The Second Department affirmed Supreme Court’s denial of a motion to dismiss brought by a defendant who had entered an indemnity agreement with a judgment debtor. The Second Department explained that plaintiff had stated a cause of action based upon plaintiff’s being a third-party beneficiary of the indemnity agreement:
Pursuant to CPLR 5227, a special proceeding may be commenced by a judgment creditor “against any person who it is shown is or will become indebted to the judgment debtor.” Such a proceeding is properly asserted against one who agreed to indemnify the judgment debtor in the underlying proceeding. The judgment creditor stands in the judgment debtor’s shoes, and may enforce the obligations owed to the judgment debtor by the indemnifying party… * * *.
Here …the judgment debtor … was not a party to the indemnification agreement. However, the Supreme Court properly determined that [the judgment debtor] was an intended third-party beneficiary of the indemnification agreement. Parties asserting third-party beneficiary rights under a contract must establish: (1) the existence of a valid and binding contract between other parties; (2) that the contract was intended for their benefit; and (3) that the benefit to them is sufficiently immediate, rather than incidental, to indicate the assumption by the contracting parties of a duty to compensate them if the benefit is lost…. Where performance is rendered directly to a third party, it is presumed that the third party is an intended beneficiary of the contract….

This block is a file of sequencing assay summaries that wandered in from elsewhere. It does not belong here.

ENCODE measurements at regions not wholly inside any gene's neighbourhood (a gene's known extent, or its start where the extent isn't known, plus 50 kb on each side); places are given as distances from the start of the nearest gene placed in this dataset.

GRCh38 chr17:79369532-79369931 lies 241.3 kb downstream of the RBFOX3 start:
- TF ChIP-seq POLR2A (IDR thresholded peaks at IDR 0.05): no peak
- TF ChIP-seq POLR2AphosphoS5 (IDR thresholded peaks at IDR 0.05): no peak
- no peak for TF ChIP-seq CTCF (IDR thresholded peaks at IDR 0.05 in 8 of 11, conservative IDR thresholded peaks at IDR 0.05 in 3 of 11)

Indemnity contracts are to be strictly construed to avoid reading into them duties which the parties did not intend to be assumed…. Here, however, the intent … to benefit [the judgment debtor] is apparent from the face of the indemnification agreement… . Matter of White Plains Plaza Realty LLC, 2013 NY Slip Op 05220, 2nd Dept 7-10-13